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TRAVEL JOURNAL INDEX >Care For a Samich?

Devils Tower National Monument, WY and Red Lodge, MT   07/07/06 (Day 73)

Care For a Samich?

 

After breakfast we pack up our campsite and drive to the visitor center at Devils Tower National Monument to quickly walk the trail around its base. Tip: go around the rock counterclockwise. For one, it’s the direction all Buddhists circumambulate or spin things in to ensure they’re generating good energy, plus all the slowpokes seem to walk clockwise for some reason. Rock climbers are already inching their way up the tower’s famous cracks, crevices and flutes (which were caused when the molten lava that formed the rock cooled and solidified), so our stroll takes longer than expected as we stop to watch their progress.

By lunchtime we are near Story, Wyoming and can’t pass up the chance to grab a bite at the local Waldorf A’ Story Deli. You should not pass up that chance either. Over a heaping plate of sublime homemade brisket and a delicious Cuban sandwich we soak in the coziness and cheek of the place. Sandwiches are called Samiches, the menu warns diners that the BBQ plates are “for serious eatin’only,” and desserts are listed under the heading “Stuff to Eat After Ya Done Et”. And do save room for dessert. It took us days to finish the scrumptious and enormous piece of apple crumble we ordered, and not because we weren’t trying.

The Piney Creek General Store, attached to the café, is equally worth your time and money and features all the usual staples (from peanut butter to laundry soap to batteries to bug spray) plus unexpectedly gourmet extras like dozens and dozens of exotic hot sauces and a great wine selection including Wild Horse and Peachy Canyon,  two labels from Paso Robles, California, where Karen’s parents live and where we’ve enjoyed our share of great wine. We’ve not always been able to find Wild Horse and Peachy Canyon wines in shops in New York City—and certainly never at such reasonable prices.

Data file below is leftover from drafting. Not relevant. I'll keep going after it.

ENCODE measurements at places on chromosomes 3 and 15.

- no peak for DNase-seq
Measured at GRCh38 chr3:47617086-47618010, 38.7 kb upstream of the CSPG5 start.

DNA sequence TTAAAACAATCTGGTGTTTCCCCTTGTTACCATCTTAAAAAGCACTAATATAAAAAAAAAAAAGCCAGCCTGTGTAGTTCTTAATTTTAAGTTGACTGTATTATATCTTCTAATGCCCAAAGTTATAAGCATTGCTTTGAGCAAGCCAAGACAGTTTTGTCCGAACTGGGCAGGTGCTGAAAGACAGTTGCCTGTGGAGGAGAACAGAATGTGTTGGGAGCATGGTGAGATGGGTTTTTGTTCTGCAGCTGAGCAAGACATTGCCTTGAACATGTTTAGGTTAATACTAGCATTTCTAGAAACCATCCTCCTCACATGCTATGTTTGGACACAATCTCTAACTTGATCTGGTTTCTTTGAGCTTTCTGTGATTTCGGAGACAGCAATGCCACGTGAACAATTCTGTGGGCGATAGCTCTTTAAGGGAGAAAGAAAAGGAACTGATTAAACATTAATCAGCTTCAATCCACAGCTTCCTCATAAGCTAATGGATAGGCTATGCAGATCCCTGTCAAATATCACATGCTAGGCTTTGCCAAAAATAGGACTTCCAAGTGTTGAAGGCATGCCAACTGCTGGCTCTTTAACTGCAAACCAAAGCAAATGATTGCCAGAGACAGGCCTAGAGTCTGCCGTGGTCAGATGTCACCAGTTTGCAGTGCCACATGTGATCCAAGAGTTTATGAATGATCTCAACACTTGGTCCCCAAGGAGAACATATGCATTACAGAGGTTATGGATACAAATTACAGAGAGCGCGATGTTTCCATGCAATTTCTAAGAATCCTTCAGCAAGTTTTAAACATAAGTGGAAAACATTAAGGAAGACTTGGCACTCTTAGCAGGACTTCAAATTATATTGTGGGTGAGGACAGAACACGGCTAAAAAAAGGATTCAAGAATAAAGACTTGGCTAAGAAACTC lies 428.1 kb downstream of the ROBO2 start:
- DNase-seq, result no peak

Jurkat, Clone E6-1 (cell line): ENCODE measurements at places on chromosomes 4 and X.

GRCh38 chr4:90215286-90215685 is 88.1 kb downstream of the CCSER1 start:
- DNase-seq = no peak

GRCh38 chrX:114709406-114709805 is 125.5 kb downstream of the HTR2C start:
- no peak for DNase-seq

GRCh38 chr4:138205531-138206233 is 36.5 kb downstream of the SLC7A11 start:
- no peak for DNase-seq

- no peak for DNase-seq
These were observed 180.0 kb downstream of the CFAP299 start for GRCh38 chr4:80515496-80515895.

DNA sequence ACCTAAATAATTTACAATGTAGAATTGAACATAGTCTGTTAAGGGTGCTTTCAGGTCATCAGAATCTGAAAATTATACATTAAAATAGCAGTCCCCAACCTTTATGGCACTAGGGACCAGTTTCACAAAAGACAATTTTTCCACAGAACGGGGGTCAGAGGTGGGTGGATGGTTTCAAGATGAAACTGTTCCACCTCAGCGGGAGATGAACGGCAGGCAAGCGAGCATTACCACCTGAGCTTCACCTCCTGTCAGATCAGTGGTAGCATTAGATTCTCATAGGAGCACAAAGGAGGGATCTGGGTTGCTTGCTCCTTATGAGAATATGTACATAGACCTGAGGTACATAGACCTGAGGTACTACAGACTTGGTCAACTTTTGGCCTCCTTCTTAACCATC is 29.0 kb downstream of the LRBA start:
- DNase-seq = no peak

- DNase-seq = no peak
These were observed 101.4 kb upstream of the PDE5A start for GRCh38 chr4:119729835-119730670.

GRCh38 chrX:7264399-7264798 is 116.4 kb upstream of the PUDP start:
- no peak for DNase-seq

With full bellies, we push on toward Red Lodge, Montana. Huge winds try to push our Silverado around as we navigate a steep descent through the gorgeous Bighorn National Forest which is full of pines, rocky peaks and ridges and high altitude (9,000 + feet) meadows covered in wild flowers.

We take so much time enjoying the drive that we have to hurry on to Red Lodge, bypassing Pryor Mountain where seeing some of America’s last wild horses is practically guaranteed. This is a sad omission we hope to rectify soon.

Red Lodge is one of those hub towns that make sense as a place to stay whether you’re on a winter ski trip or a summer hiking or fishing trip. The nicest base camp in town, by far, is The Pollard.  

Originally built in 1893, the hotel has played host to the likes of Buffalo Bill Cody and Calamity Jane and is listed in the National Register of Historic Places and is a member of Historic Hotels of America. More than a few modern amenities were added during a recent top to bottom renovation (our room had the most fantastically huge bathtub we’ve ever seen), but plenty of authentic Wild West charm remains.

Speaking of Wild West charm, if you happen to be looking for a great gift (or just something fantastic for yourself), stop by The Pollard’s dining room and check out the cool kinetic metal sculptures by artist Charles Ringer.

 

 
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